Joe Greene always said ATTITUDE was everything.  Steve Furness was all about the details. Chuck Noll was all about helping where you are needed.  I can’t remember who told me the most important play in football is the next play.  This has helped me tremendously as  it is always important to keep a positive attitude.  While writing my technical documents in my job….details are everything.  Deadlines always sneak up on you and if I can reach out to help others, we succeed as a team.  If a production issue hits, lets get it resolved and keep moving forward.

You started your professional career in the World Football League’s Frankfurt franchise. What was that experience like for you and how did that prepare you for the NFL? 

I was actually on the Practice Squad during the entire 1991 season.  This made me a free agent at the end of the season.  Chuck Noll retired and Bill Cowher was hired.  Bill signed me back for the 1992 season and asked me to go to the World Football League to get some game-time playing experience, so I did.  The experience as a whole was not very good.  We only won one game.  We lived in a hotel in the middle of nowhere.  Traveling around the world was fun.  I had a much better experience in Amsterdam (1995 – 1997).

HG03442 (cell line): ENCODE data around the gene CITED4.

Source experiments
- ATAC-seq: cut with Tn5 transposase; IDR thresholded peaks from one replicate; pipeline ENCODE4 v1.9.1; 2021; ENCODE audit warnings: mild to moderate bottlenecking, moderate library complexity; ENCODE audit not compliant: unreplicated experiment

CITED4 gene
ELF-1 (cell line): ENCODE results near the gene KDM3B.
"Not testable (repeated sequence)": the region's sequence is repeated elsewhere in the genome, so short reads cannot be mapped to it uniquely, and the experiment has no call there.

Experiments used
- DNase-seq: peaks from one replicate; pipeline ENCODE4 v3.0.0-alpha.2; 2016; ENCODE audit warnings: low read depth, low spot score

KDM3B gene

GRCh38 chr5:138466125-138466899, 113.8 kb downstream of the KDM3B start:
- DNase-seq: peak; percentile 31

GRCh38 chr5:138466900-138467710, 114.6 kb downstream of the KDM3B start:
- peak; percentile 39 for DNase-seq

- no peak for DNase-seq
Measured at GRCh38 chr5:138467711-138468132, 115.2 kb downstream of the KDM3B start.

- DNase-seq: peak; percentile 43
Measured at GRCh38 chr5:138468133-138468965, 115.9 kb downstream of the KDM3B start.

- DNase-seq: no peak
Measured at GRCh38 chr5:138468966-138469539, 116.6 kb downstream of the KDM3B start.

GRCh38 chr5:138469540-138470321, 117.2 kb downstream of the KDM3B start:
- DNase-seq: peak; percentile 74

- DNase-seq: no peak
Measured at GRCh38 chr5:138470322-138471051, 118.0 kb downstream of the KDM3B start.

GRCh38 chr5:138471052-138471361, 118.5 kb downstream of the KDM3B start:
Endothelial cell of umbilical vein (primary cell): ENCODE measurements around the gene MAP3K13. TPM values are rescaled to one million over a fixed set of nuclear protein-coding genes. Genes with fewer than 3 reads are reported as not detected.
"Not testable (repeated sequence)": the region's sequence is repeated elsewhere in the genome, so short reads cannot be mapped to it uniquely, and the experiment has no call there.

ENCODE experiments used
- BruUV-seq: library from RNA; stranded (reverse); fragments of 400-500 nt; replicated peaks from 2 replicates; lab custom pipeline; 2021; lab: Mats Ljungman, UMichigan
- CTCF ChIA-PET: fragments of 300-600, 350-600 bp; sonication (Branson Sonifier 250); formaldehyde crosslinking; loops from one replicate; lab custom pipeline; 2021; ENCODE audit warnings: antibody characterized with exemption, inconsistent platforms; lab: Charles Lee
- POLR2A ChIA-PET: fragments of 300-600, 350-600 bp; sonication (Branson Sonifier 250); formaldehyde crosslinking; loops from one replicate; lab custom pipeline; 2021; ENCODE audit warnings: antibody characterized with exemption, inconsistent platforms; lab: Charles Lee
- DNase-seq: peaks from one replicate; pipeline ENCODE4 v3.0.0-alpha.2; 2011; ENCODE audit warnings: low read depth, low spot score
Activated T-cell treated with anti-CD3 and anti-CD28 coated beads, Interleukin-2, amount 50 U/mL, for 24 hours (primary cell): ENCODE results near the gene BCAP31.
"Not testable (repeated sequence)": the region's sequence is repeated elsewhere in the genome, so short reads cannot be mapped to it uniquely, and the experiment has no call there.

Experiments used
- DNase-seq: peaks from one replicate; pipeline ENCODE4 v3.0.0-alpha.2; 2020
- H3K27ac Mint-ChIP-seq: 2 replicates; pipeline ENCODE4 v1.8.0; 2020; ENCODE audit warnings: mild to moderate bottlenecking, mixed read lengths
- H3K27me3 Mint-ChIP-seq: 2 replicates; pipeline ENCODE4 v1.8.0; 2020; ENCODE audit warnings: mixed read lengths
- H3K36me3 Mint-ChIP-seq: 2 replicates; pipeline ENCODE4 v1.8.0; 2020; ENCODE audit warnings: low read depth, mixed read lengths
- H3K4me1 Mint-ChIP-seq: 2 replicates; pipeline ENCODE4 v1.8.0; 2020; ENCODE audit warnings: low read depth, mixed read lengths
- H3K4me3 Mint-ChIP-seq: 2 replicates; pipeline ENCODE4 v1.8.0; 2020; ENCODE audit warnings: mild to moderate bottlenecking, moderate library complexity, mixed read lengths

You signed on with the Steelers in ’92. What made you decide to sign with and play for the Steelers? 

I tried out for the Steelers at college.  They were the first team to contact me after the draft.  I signed a free agent contract with them and reported in June.  The Steelers were the only team on TV while I was growing up and we saw them a lot during that decade.  They were my favorite team growing up.

It was pretty awesome when they flew me in to try out.  Joe Greene ran me through some drills.  I signed later that day.

What was the biggest adjustment you had to make to the NFL game -especially as a nose tackle? How did you make handle that adjustment?